There are many ways to propagate a new lawn or to patch in bare spots - seeding is often a go-to, particularly for home lawns. Unfortunately, many warm season grasses cannot be seeded, either because seed is highly variable and will result in a non-uniform lawn, or because hybrid varieties don’t produce viable seed. Instead, most warm season grasses are often established vegetatively, via sod, sprigs, or plugs.
Seed is great for overseeding into existing turf, patching bare spots, or for general renovations. Seeding is the slowest way to establish turf, but it is also usually the cheapest option. Centipedegrass, bahiagrass, buffalograss, zoysiagrass, and common bermudagrass – including Sunday’s Bermuda Time seed – all have seeded varieties. These are best planted in late spring, so seeds have enough time to establish before temperatures dip in the fall.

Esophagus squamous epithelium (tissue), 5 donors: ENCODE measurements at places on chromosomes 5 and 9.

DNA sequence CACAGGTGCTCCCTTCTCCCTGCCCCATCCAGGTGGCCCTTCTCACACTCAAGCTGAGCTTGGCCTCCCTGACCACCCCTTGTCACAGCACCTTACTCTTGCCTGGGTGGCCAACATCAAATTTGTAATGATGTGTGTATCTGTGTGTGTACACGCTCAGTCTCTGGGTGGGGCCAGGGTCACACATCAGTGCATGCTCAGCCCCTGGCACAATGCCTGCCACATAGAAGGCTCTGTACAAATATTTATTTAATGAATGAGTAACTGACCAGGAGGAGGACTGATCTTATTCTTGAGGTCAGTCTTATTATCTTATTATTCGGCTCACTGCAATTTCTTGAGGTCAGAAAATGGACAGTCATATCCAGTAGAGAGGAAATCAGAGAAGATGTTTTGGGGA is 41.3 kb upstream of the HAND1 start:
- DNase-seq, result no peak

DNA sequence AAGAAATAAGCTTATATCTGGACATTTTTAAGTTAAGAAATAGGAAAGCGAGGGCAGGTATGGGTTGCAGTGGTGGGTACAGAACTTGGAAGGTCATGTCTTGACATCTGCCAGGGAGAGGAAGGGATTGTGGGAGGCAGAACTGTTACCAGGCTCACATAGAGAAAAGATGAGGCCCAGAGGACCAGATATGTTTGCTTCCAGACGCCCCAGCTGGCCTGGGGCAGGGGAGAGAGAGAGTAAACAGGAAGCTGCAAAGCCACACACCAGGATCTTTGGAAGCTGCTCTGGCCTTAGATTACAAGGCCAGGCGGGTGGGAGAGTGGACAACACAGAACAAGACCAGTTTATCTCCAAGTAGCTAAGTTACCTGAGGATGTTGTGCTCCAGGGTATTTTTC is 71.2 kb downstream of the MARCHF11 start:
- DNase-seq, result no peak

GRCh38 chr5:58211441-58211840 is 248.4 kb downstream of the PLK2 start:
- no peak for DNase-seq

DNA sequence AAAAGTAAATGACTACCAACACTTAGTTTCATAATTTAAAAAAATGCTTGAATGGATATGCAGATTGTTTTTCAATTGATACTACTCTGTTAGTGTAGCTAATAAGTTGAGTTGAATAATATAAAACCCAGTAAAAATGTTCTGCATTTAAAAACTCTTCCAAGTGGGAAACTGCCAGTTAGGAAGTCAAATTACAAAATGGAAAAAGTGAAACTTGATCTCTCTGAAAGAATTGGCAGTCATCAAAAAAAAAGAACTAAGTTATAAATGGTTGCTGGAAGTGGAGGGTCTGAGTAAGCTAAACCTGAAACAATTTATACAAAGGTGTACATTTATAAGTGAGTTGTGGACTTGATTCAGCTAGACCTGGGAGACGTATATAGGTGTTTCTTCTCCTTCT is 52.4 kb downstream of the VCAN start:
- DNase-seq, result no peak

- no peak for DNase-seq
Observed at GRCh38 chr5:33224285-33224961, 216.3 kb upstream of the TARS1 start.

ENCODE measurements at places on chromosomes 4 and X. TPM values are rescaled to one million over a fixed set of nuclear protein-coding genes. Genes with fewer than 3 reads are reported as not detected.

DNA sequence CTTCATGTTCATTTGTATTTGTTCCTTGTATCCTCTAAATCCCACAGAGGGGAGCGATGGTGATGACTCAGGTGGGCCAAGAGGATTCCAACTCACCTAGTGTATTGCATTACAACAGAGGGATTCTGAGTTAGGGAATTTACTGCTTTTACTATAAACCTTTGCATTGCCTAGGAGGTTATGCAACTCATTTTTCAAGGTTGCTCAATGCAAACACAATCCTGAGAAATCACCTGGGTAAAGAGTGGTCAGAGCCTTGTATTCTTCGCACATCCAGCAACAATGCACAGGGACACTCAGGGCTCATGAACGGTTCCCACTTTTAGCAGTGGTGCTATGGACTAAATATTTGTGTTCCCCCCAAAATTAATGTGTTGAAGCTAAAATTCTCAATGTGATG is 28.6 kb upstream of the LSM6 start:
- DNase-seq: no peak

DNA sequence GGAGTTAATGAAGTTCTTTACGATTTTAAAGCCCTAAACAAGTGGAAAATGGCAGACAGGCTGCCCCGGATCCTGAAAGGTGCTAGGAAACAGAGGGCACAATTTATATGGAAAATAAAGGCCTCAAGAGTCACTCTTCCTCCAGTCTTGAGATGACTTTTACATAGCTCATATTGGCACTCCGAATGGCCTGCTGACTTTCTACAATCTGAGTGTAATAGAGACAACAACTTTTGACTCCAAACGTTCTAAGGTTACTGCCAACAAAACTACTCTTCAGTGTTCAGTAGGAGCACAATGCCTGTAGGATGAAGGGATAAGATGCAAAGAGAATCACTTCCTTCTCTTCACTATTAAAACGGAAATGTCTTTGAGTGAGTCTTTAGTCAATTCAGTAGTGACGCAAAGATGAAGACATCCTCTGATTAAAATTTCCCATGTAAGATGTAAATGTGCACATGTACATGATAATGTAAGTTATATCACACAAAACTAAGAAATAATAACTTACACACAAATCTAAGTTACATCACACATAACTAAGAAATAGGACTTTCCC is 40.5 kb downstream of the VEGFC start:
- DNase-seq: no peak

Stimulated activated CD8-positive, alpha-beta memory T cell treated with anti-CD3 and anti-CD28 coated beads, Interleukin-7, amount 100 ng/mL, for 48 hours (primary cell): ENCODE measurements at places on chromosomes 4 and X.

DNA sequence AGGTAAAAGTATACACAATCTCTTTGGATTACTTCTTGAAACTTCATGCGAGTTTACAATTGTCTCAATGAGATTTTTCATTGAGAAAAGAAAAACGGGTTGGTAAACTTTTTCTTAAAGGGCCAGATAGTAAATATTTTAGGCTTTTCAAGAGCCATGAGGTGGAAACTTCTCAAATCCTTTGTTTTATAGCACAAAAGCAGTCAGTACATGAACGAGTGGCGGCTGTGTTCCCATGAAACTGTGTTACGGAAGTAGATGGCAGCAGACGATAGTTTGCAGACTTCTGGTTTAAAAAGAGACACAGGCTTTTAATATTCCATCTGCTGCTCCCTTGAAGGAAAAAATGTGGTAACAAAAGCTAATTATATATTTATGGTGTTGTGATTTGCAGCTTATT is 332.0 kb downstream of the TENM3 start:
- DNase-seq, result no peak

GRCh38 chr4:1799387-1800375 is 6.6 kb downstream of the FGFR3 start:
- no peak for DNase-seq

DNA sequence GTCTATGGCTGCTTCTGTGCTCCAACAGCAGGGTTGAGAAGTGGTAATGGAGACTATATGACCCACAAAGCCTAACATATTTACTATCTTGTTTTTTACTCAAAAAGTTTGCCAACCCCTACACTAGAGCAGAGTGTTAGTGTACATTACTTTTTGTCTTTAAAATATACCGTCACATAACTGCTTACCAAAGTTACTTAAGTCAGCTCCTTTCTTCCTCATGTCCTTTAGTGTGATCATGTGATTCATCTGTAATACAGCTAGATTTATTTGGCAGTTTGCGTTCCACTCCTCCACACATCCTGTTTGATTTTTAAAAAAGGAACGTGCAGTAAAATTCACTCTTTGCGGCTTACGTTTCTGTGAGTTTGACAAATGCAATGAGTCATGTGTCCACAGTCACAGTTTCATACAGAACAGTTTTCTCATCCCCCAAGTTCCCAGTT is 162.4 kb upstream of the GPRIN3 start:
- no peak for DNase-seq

Sunday ProTip: Bermudagrass usually takes around 4-10 days to germinate, but some varieties can take longer.
Sod is large chunks or rolls of grass that can be laid directly on the soil surface for a quick groundcover. Sodding is the most expensive method of establishing a lawn, but it is also the quickest, since the grass is already actively growing. Warm season sod can be laid any time during the growing season.
Sprigs are small pieces of grass roots, shoots, rhizomes, and/or stolons – essentially pieces of sod chopped up and washed free of soil. Sprigs can be dormant, but it is better to plant when there is green tissue present, if possible, to allow for more rapid establishment. Sprigs should be planted between mid-spring and early summer.
Plugs are small chunks of actively growing turf that are planted into the ground – much like transplanting a potted plant in the garden. Plugging is a great option for filling in small areas with grass that can’t be seeded, and can be done anytime the grass is actively growing.
Once your warm season grass is established, be sure to keep it happy by following proper maintenance. Mow at the correct height for your grass, irrigate deeply and infrequently, sign up for a Sunday Lawn Plan, and most importantly – enjoy your lawn!
Bauer, S., B. Mugaas and B. Pedersen. Seeding and Sodding Home Lawns. University of Minnesota Extension.
Turgeon, A.J. and J.E. Kaminski. Turfgrass Management.